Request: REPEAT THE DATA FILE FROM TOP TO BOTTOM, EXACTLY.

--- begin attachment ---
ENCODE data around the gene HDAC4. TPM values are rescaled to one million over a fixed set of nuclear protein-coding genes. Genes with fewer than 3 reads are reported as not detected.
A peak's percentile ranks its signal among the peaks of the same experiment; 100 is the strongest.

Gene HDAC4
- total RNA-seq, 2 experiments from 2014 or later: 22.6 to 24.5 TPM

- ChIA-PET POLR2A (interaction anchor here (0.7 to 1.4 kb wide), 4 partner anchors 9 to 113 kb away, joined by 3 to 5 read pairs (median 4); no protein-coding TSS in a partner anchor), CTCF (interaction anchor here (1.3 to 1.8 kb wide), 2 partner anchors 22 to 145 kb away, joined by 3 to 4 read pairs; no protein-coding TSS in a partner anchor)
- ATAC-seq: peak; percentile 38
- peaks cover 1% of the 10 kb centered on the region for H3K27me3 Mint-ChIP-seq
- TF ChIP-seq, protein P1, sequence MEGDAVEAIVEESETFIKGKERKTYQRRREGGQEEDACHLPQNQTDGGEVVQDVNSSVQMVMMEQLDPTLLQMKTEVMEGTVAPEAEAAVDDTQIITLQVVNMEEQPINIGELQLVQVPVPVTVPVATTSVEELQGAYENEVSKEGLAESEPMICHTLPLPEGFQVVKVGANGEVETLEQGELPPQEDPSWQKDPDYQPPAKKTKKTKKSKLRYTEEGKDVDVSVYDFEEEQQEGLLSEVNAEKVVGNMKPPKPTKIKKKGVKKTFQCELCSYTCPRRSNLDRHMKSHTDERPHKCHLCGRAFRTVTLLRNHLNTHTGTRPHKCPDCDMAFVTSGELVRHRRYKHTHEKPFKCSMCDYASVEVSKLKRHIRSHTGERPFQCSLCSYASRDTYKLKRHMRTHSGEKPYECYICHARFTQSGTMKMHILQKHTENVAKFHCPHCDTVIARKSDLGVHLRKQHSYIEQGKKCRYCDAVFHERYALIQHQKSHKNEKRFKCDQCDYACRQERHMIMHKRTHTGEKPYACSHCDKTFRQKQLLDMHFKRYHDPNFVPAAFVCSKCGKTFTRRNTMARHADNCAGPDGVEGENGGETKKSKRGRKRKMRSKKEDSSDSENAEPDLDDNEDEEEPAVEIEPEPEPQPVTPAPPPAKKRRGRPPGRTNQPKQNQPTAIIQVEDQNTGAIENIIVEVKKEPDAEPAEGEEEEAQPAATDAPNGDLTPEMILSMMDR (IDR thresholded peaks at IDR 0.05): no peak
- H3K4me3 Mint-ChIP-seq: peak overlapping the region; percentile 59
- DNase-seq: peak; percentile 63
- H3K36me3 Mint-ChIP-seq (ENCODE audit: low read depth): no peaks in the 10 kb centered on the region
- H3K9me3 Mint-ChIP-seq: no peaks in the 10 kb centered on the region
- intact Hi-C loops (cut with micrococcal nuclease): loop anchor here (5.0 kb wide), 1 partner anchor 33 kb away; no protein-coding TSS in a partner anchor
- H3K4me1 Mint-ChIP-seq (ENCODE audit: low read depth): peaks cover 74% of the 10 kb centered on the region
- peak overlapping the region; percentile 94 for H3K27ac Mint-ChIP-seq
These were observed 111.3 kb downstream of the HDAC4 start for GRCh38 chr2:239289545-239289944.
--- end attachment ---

ENCODE data around the gene HDAC4. TPM values are rescaled to one million over a fixed set of nuclear protein-coding genes. Genes with fewer than 3 reads are reported as not detected.
A peak's percentile ranks its signal among the peaks of the same experiment; 100 is the strongest.

Gene HDAC4
- total RNA-seq, 2 experiments from 2014 or later: 22.6 to 24.5 TPM

- ChIA-PET POLR2A (interaction anchor here (0.7 to 1.4 kb wide), 4 partner anchors 9 to 113 kb away, joined by 3 to 5 read pairs (median 4); no protein-coding TSS in a partner anchor), CTCF (interaction anchor here (1.3 to 1.8 kb wide), 2 partner anchors 22 to 145 kb away, joined by 3 to 4 read pairs; no protein-coding TSS in a partner anchor)
- ATAC-seq: peak; percentile 38
- peaks cover 1% of the 10 kb centered on the region for H3K27me3 Mint-ChIP-seq
- TF ChIP-seq, protein P1, sequence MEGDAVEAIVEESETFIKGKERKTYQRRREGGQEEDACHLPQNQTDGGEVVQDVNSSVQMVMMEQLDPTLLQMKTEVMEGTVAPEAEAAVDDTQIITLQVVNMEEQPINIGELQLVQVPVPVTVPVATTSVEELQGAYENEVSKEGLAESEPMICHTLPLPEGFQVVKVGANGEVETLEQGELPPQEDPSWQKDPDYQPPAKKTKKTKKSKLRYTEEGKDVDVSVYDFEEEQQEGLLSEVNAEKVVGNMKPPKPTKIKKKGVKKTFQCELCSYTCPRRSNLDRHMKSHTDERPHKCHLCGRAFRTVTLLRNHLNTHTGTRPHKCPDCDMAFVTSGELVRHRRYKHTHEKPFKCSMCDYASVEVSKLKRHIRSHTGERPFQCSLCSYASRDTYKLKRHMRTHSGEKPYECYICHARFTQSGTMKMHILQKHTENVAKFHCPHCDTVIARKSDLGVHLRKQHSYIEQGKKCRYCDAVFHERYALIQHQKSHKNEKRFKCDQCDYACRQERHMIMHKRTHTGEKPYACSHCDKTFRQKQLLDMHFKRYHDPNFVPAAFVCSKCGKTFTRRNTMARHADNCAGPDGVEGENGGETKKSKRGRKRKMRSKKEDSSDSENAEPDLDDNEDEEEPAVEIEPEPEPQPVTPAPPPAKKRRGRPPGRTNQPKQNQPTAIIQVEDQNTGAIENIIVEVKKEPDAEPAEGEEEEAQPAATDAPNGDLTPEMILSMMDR (IDR thresholded peaks at IDR 0.05): no peak
- H3K4me3 Mint-ChIP-seq: peak overlapping the region; percentile 59
- DNase-seq: peak; percentile 63
- H3K36me3 Mint-ChIP-seq (ENCODE audit: low read depth): no peaks in the 10 kb centered on the region
- H3K9me3 Mint-ChIP-seq: no peaks in the 10 kb centered on the region
- intact Hi-C loops (cut with micrococcal nuclease): loop anchor here (5.0 kb wide), 1 partner anchor 33 kb away; no protein-coding TSS in a partner anchor
- H3K4me1 Mint-ChIP-seq (ENCODE audit: low read depth): peaks cover 74% of the 10 kb centered on the region
- peak overlapping the region; percentile 94 for H3K27ac Mint-ChIP-seq
These were observed 111.3 kb downstream of the HDAC4 start for GRCh38 chr2:239289545-239289944.